THE NEW BREED

THE WORLD RALLY CHAM­PI­ONSHIP HAS BROUGHT THE WILD BACK FOR 2017, DON’T YOU AGREE?

NZ Performance Car - - News - WORDS: AARON MAI PHO­TOS: MARTIN HANSSON, RED BULL

If you haven’t heard of Group B rally, get your­self straight to a com­puter and punch that shit into YouTube — then you’ll un­der­stand ex­actly why we’re so ex­cited about the re­cent changes to the World Rally Cham­pi­onship. Aaron Mai takes a look at how the ral­ly­ing world is wel­com­ing the new breed of World Rally cars — yep, they’ve re­verted to the good ol’ days of Group B.

The ral­ly­ing world wel­comed an ex­cit­ing new breed of World Rally car this Jan­uary in Monte Carlo, and it is clear that the sport has both taken a step back and made a huge leap for­ward in one fowl swoop. The World Rally Cham­pi­onship (WRC) will for­ever be de­fined and re­mem­bered by the mon­ster Group B days, which can only be summed up as a bal­let of bru­tal­ity. So, why is it that ral­ly­ing has seem­ingly re­verted back to the ‘good ol’ days’ of Group B?

It all started in 2014, when WRC or­ga­niz­ers sur­veyed fans about what di­rec­tion they wanted the sport to go in. Two as­pects of the feed­back re­ceived re­ver­ber­ated loud and clear with the WRC pro­mot­ers: the look and the feel of watch­ing the sport live. What rally needed was cars that were more pow­er­ful, dis­tinc­tive, and dra­matic — as, by 2016, the ve­hi­cles pro­duced much more grip than they did power, so a shake-up was well over­due.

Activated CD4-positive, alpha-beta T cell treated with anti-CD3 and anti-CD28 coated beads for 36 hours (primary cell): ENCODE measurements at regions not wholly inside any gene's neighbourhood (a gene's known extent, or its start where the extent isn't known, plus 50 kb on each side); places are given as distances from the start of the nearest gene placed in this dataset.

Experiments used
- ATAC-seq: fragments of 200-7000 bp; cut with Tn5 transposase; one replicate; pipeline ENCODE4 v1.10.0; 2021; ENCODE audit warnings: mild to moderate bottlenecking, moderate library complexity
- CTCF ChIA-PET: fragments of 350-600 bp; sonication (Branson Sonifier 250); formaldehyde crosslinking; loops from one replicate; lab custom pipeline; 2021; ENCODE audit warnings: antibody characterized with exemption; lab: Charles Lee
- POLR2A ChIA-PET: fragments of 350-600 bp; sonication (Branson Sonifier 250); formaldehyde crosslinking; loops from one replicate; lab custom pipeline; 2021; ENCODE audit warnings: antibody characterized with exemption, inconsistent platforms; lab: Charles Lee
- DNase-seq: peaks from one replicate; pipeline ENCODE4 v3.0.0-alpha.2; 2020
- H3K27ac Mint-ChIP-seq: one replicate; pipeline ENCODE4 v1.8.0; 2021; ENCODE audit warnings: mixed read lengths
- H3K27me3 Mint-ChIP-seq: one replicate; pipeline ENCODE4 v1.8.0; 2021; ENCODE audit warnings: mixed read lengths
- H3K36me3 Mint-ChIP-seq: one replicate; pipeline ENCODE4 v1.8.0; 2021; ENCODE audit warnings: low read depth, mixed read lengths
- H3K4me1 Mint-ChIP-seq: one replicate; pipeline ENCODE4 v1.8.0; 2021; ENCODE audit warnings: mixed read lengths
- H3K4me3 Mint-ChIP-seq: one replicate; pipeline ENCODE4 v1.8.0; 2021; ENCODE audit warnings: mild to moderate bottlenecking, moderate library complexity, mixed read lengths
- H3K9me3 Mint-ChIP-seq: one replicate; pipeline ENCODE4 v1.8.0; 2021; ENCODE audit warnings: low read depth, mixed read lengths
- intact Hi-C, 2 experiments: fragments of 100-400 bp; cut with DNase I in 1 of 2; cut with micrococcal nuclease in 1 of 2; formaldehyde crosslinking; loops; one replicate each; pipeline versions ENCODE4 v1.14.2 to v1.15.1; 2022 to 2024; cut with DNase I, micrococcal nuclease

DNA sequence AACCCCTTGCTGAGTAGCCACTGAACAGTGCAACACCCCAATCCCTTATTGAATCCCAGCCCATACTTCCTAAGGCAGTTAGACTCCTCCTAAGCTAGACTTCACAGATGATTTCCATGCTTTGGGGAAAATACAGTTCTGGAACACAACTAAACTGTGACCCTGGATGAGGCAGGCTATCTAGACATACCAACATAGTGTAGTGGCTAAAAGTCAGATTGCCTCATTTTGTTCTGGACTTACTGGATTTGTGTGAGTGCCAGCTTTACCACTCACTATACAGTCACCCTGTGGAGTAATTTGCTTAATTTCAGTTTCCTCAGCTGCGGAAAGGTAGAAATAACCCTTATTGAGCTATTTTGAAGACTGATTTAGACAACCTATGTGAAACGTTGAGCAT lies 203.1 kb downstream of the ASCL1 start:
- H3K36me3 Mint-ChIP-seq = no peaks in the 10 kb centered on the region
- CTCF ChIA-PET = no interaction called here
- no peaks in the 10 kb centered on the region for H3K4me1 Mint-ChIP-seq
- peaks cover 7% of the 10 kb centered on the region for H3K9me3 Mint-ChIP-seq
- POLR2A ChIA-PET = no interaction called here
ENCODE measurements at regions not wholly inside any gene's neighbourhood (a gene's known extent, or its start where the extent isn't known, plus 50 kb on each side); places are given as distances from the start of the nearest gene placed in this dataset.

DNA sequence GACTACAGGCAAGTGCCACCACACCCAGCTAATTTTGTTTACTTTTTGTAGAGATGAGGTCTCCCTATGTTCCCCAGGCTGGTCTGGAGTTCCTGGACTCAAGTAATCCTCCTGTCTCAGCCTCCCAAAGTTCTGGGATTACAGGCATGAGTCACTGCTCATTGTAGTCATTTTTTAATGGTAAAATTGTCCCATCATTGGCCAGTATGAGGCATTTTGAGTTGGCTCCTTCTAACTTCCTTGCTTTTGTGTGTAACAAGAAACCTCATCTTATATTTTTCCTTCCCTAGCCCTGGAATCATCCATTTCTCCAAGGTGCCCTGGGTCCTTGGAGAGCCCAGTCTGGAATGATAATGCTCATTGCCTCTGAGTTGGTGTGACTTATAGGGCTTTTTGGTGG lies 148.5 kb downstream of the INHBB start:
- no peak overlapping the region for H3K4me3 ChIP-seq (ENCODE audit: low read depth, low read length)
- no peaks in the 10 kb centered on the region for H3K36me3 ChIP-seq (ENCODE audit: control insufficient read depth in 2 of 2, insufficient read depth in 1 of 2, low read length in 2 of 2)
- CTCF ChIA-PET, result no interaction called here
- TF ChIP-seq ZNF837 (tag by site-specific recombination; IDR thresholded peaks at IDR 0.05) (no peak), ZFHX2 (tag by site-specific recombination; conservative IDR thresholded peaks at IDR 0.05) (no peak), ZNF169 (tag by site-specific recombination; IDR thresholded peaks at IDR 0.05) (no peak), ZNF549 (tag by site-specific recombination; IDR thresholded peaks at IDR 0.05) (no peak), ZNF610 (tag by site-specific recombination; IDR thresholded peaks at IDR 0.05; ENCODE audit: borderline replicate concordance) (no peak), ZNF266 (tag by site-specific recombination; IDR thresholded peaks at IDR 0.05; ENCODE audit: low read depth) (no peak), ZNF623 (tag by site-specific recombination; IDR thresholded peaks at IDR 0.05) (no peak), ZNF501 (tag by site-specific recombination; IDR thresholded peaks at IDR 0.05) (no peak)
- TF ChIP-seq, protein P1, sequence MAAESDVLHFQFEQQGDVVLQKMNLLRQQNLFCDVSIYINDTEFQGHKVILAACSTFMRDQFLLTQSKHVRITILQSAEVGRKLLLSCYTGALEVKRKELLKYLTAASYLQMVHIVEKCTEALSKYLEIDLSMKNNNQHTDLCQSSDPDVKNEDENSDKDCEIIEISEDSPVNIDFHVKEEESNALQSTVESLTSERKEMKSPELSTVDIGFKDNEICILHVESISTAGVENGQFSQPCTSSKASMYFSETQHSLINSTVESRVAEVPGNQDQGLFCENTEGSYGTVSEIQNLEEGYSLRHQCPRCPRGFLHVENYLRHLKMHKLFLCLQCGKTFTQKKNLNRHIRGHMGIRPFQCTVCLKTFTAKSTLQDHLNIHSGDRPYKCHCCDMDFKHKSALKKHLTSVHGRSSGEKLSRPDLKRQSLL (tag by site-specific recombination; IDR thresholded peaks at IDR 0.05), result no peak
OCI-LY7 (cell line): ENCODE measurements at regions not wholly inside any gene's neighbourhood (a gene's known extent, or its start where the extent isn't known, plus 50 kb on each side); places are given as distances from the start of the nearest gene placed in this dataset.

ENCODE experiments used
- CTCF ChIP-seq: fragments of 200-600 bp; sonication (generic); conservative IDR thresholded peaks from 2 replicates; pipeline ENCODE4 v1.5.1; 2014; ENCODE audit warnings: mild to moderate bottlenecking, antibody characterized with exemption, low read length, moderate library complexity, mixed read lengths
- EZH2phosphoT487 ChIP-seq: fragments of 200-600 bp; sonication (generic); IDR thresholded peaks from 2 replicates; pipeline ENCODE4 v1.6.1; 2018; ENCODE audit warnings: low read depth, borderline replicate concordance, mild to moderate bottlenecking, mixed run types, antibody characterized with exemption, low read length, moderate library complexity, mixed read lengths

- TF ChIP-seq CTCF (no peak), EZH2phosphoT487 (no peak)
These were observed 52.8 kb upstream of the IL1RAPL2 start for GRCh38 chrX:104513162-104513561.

When the new rules were an­nounced, en­gi­neers within the teams must have thought all their dreams had come true. Four key ar­eas would be ad­dressed — en­gine, aero, sus­pen­sion, and safety. In 2015, en­gi­neers from the four key man­u­fac­tur­ers — Ford, Citroën, Hyundai, and Toy­ota — got to work with a blank can­vas to re-ig­nite the wide-eyed wow fac­tor in the world of ral­ly­ing. Be­lieve it or not, tak­ing a step back to­wards the mon­ster Group B days has ac­tu­ally al­lowed the sport to be­come safer than it was in 2016.

En­gine-wise, the most no­tice­able im­prove­ment has been the turbo re­stric­tor plate, which has jumped from 33mm to 36mm, while be­ing run at 2.4 bar (36psi). This has meant a sig­nif­i­cant jump in power, from 224 to 283kW, and un­doubt­edly has changed the en­gine note to a much raspier bark — but also that the au­ral plea­sure brought by anti-lag back­fire has fi­nally been re­turned to for­est and moun­tain rally stages around the world.

Along with the power in­crease, the most no­tice­able change has been to the cars’ aero­dy­nam­ics. Teams were al­lowed a free zone around the pro­duc­tion shell to fit big­ger body­work, giv­ing the ve­hi­cles an ag­gres­sive new look, while chas­sis have gone on a diet, shed­ding 25kg. At the cars’ back end, there is now a rear dif­fuser that is al­lowed to pro­trude by 50mm, while the rear wing has gone from meek and mild to loud and proud.

Ex­pelling the heat around brakes has been dif­fi­cult to re­solve, with burn­ing brakes be­com­ing more and more com­mon­place at stage ends on tar­mac ral­lies. To rem­edy this, around the sides, the guards now in­clude open­ings to al­low brake cool­ing. The big safety im­prove­ment has been sand­wiched in be­tween th­ese guards, as the 55mm of ad­di­tional width has meant ad­di­tional side-in­tru­sion pro­tec­tion can be added, fur­ther pro­tect­ing the crew in the event of an ac­ci­dent. Ral­ly­ing has long been tor­mented by solid struc­tures and large trees lin­ger­ing mere cen­time­tres from the edge of the road. With the in­crease in speeds and cars hit­ting 220kph on gravel, safety is al­ways at the fore­front of ev­ery­one’s mind.